Serbia and Montenegro…..
Eastern Europe by Rail
The train set off from the black sea resort town of Mamaia just
below the Danube delta on the Black Sea. Earlier that day I had caught some sun and swam
in the Black Sea beach not really knowing where I would spend the night. After a cursory
check of local hotels that were either full or prohibitively expensive I decided to just take a train back to Bucharest that night. As the train steamed toward Bucharest
I thought Mamaia had been interesting with its pleasant boardwalk full of Romanians on holiday and long beaches where wooden
boats sat idle on the sand and seagulls hovered above. As fun as Mamaia had been I sat in my cabin and plotted my next move
after the train would arrive back in Bucharest. The cabin
was empty except for a guy passed out on the other side as the dusky curtains flailed wildly in the heavy wind next to the
open window. Every now and then another train would pass heading the opposite direction and a large gust of wind would shake
the cabin. I laid down on the cracked leather seat and tried to doze off, occasionally drifting to sleep. I have always relished
traveling by train and the syncopated rhythm of the wheel’s clank clank on the track was soothing in a way. As I lay
on the seat falling in and out of sleep I thought perhaps I would sleep in Bucharest
when the train arrived at midnight and leave in the morning for another city.
At various points the train stopped here and there along the way at the odd remote train station and
even the occasional larger town. Every now and then I would peak my head through the ruffled curtain, one eye squinting
half open and peer at the dark train stations. At one point the train stopped at a
larger station, but for some reason I assumed it couldn’t be Bucharest
and laid my head back down to rest. A little later after the train had departed a conductor opened the cabin and looked at
me puzzled and barked a few words in Romanian. I couldn’t quite understand what he was saying but after a while it became
clear that I had missed the stop in Bucharest with the help
of a map he pulled from his pocket. He pointed to a town on his map, apparently the train would stop at this town at 2 AM.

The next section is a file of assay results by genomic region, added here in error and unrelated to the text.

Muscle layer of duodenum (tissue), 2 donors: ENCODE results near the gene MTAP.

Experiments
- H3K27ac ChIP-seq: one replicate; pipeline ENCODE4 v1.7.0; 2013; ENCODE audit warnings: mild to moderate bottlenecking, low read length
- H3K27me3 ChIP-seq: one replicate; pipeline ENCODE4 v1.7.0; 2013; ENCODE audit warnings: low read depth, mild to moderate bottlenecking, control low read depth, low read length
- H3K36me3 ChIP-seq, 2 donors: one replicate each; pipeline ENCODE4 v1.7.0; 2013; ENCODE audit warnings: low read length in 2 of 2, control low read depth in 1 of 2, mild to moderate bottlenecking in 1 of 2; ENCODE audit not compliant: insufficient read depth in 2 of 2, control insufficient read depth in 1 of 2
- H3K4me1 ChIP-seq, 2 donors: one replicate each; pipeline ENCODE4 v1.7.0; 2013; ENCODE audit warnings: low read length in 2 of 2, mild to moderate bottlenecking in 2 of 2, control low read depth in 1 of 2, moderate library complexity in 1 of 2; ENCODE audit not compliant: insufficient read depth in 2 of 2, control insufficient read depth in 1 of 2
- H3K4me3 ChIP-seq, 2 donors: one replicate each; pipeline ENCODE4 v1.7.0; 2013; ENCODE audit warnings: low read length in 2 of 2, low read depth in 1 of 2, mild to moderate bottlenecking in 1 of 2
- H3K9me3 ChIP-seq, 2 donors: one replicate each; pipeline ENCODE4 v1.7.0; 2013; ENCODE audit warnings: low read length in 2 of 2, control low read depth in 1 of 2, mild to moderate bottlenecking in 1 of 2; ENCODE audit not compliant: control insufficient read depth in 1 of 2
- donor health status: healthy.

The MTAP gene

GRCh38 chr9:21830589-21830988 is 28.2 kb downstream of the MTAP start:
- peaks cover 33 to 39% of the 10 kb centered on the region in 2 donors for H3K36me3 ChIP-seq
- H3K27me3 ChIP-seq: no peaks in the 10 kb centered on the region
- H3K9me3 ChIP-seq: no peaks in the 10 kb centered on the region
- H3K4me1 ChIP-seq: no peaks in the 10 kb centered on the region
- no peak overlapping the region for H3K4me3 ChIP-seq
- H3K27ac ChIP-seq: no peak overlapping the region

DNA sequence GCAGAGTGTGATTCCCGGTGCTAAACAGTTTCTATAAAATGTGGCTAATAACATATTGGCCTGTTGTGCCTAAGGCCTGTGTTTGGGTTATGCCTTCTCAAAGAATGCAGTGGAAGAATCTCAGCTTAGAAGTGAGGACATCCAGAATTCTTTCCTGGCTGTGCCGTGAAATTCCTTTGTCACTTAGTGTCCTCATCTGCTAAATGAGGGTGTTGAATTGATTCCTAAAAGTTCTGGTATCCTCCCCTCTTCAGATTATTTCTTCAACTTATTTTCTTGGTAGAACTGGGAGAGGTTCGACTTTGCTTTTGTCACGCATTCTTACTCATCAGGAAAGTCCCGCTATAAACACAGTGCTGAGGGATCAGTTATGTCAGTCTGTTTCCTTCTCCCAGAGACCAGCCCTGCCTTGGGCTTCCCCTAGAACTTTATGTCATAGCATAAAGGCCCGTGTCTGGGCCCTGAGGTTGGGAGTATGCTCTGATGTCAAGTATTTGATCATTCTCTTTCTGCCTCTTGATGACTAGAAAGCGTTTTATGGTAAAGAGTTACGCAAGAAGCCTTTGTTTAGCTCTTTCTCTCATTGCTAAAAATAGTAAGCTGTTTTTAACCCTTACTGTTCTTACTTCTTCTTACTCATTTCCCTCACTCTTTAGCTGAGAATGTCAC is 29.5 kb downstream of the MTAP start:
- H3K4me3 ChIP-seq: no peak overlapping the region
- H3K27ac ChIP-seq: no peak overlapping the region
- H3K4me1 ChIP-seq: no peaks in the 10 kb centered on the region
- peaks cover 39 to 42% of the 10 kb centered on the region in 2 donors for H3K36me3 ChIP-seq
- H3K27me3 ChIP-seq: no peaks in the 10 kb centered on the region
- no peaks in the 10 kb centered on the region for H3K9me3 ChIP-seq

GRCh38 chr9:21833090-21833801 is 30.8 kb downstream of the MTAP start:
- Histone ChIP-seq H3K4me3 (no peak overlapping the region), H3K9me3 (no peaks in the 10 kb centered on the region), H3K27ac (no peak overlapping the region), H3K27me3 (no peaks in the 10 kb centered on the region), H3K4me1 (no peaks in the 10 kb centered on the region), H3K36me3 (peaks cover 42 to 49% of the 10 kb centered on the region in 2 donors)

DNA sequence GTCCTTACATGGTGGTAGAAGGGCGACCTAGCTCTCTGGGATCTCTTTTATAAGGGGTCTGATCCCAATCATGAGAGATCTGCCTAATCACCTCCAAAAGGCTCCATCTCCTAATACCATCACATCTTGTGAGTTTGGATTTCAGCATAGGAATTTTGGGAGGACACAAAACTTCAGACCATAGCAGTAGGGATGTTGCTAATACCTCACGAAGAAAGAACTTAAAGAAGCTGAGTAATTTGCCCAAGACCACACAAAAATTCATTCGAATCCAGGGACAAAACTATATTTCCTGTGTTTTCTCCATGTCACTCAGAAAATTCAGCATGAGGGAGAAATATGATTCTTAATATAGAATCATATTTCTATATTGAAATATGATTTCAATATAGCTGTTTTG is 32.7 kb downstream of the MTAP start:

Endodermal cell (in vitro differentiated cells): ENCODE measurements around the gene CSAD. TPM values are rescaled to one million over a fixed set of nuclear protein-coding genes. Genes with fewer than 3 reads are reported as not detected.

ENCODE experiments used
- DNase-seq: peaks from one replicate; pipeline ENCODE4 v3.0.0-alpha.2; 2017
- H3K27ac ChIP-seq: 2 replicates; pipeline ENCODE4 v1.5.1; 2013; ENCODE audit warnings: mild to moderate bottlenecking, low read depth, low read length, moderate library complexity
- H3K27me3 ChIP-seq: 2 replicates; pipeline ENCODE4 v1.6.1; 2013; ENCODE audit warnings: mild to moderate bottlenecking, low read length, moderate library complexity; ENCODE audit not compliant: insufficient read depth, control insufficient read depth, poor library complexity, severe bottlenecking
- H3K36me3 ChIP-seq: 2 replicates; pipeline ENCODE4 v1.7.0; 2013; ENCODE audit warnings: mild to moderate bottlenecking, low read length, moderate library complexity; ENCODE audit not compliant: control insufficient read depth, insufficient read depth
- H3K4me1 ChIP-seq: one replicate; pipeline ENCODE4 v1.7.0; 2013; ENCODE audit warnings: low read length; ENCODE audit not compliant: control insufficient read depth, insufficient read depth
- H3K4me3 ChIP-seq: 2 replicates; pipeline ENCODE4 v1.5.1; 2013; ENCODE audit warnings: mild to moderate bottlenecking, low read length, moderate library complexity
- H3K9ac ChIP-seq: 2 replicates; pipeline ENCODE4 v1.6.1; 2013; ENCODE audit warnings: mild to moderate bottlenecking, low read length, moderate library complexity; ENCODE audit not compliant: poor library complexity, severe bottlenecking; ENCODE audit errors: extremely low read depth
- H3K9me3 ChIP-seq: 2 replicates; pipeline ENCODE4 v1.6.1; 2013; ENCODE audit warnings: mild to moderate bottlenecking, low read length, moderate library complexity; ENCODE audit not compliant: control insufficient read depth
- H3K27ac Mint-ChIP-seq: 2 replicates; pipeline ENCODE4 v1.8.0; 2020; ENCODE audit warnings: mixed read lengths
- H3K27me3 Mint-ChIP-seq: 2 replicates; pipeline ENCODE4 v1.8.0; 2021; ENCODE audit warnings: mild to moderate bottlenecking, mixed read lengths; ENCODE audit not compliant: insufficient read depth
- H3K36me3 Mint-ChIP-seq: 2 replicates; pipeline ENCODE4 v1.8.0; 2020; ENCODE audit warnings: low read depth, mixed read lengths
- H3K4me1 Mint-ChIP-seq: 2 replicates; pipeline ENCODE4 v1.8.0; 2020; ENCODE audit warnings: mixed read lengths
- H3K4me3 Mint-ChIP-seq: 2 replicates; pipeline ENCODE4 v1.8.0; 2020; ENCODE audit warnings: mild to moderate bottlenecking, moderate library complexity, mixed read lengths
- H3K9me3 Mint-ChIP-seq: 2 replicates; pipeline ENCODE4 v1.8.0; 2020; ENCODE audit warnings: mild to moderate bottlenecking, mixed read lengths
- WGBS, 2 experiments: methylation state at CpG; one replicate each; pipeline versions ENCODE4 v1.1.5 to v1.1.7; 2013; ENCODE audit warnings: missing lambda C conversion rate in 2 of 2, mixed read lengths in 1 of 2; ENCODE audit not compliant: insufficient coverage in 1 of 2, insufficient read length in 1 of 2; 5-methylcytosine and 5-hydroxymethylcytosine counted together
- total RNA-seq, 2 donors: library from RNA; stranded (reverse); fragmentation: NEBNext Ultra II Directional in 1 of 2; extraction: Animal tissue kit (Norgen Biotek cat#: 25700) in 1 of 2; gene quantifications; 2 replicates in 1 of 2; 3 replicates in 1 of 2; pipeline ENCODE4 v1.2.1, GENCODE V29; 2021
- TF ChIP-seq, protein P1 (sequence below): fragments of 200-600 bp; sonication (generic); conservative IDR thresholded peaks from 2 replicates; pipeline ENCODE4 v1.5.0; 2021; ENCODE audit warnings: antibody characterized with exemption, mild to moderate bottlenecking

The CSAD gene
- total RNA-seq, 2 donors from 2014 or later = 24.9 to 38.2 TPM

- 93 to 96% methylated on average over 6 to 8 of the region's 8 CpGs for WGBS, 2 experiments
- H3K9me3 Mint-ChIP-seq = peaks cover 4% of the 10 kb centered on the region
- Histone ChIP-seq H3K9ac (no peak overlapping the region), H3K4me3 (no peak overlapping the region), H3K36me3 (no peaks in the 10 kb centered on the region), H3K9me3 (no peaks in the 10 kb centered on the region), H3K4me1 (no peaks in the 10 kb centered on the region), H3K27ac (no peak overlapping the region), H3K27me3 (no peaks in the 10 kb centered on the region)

Destination nowhere, ETA 2 AM….. I though to myself……this should be interesting. At some point a few hours
later the train stopped at a tiny station in some random village. I though I would get off and just wait until the morning
when hopefully a train would be heading back to Bucharest.
Perhaps I would be a little bored hanging out at the station until the morning but it shouldn’t be a problem getting
back the next morning. As the train finally stopped I peered out the window at the dimly lit station. I jump off the train
into the darkness through some high weeds and grass and crossed several sets of track making my way toward the diminutive
As I walked I could faintly hear music far off in the distance. I continued walking toward the station
and the music grew louder and louder. I wondered where could it be coming from in this tiny town at 2 AM? A bit surreal to
be in the middle of Romania at 2 AM with
mystery music in the distance. As I continued on I laughed, what a funny situation. There was only one thing to do, follow
the music. I exited the train station and walked down a desolate road passing a small store and walked through what appeared
to be a poorly maintained park with high weeds and a few stray dogs. I kept walking and walking toward the music and at some
point there appeared to be a small house in the distance. It became apparent that I had by chance arrived at gypsy wedding
with a loud band in a small courtyard of with perhaps 50 people dancing drunkenly. This detour turned out to be a treat. There
was a man frantically playing the violin, another man hacking away at
keyboard , an intense accordion player and a singer cranking out loud yet captivating gypsy tunes with all their instruments